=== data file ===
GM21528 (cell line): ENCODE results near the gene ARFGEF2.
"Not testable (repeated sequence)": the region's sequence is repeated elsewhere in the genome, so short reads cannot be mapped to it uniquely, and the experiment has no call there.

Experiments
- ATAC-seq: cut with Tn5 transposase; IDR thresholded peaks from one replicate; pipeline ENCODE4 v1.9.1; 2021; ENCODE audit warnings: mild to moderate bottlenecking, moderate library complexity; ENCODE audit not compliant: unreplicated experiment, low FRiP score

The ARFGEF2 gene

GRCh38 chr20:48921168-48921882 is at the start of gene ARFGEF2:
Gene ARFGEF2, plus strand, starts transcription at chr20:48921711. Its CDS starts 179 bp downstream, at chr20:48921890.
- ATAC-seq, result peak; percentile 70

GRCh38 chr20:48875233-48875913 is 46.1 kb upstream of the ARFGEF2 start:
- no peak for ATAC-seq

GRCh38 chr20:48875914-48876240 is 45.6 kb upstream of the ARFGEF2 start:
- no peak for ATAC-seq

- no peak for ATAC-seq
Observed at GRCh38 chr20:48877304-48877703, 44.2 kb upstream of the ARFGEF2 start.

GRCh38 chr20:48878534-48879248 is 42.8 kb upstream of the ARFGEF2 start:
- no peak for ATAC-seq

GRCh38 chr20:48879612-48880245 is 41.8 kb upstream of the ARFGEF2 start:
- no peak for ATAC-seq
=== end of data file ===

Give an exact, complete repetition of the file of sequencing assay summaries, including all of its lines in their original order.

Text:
GM21528 (cell line): ENCODE results near the gene ARFGEF2.
"Not testable (repeated sequence)": the region's sequence is repeated elsewhere in the genome, so short reads cannot be mapped to it uniquely, and the experiment has no call there.

Experiments
- ATAC-seq: cut with Tn5 transposase; IDR thresholded peaks from one replicate; pipeline ENCODE4 v1.9.1; 2021; ENCODE audit warnings: mild to moderate bottlenecking, moderate library complexity; ENCODE audit not compliant: unreplicated experiment, low FRiP score

The ARFGEF2 gene

GRCh38 chr20:48921168-48921882 is at the start of gene ARFGEF2:
Gene ARFGEF2, plus strand, starts transcription at chr20:48921711. Its CDS starts 179 bp downstream, at chr20:48921890.
- ATAC-seq, result peak; percentile 70

GRCh38 chr20:48875233-48875913 is 46.1 kb upstream of the ARFGEF2 start:
- no peak for ATAC-seq

GRCh38 chr20:48875914-48876240 is 45.6 kb upstream of the ARFGEF2 start:
- no peak for ATAC-seq

- no peak for ATAC-seq
Observed at GRCh38 chr20:48877304-48877703, 44.2 kb upstream of the ARFGEF2 start.

GRCh38 chr20:48878534-48879248 is 42.8 kb upstream of the ARFGEF2 start:
- no peak for ATAC-seq

GRCh38 chr20:48879612-48880245 is 41.8 kb upstream of the ARFGEF2 start:
- no peak for ATAC-seq